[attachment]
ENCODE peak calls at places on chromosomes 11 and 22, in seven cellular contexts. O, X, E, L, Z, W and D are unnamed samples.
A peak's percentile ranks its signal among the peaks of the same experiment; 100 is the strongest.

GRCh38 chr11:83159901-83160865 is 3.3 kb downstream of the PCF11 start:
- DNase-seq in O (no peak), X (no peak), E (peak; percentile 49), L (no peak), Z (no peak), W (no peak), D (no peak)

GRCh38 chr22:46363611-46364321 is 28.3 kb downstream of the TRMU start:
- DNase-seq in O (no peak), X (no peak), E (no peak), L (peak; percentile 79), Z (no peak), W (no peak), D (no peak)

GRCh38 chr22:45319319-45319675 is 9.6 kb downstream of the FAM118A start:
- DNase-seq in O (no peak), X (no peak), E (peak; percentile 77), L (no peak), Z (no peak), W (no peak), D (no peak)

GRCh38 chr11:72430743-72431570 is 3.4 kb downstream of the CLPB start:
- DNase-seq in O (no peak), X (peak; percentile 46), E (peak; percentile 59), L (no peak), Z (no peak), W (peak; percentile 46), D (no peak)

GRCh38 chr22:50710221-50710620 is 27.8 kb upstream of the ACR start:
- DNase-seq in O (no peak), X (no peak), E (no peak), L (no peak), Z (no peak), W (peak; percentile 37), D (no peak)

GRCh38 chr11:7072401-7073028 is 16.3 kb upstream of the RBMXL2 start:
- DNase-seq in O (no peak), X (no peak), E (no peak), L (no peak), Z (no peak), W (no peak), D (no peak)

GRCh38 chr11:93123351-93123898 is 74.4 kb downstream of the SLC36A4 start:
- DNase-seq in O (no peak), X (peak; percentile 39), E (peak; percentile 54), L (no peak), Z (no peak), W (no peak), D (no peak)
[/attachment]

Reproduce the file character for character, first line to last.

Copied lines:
ENCODE peak calls at places on chromosomes 11 and 22, in seven cellular contexts. O, X, E, L, Z, W and D are unnamed samples.
A peak's percentile ranks its signal among the peaks of the same experiment; 100 is the strongest.

GRCh38 chr11:83159901-83160865 is 3.3 kb downstream of the PCF11 start:
- DNase-seq in O (no peak), X (no peak), E (peak; percentile 49), L (no peak), Z (no peak), W (no peak), D (no peak)

GRCh38 chr22:46363611-46364321 is 28.3 kb downstream of the TRMU start:
- DNase-seq in O (no peak), X (no peak), E (no peak), L (peak; percentile 79), Z (no peak), W (no peak), D (no peak)

GRCh38 chr22:45319319-45319675 is 9.6 kb downstream of the FAM118A start:
- DNase-seq in O (no peak), X (no peak), E (peak; percentile 77), L (no peak), Z (no peak), W (no peak), D (no peak)

GRCh38 chr11:72430743-72431570 is 3.4 kb downstream of the CLPB start:
- DNase-seq in O (no peak), X (peak; percentile 46), E (peak; percentile 59), L (no peak), Z (no peak), W (peak; percentile 46), D (no peak)

GRCh38 chr22:50710221-50710620 is 27.8 kb upstream of the ACR start:
- DNase-seq in O (no peak), X (no peak), E (no peak), L (no peak), Z (no peak), W (peak; percentile 37), D (no peak)

GRCh38 chr11:7072401-7073028 is 16.3 kb upstream of the RBMXL2 start:
- DNase-seq in O (no peak), X (no peak), E (no peak), L (no peak), Z (no peak), W (no peak), D (no peak)

GRCh38 chr11:93123351-93123898 is 74.4 kb downstream of the SLC36A4 start:
- DNase-seq in O (no peak), X (peak; percentile 39), E (peak; percentile 54), L (no peak), Z (no peak), W (no peak), D (no peak)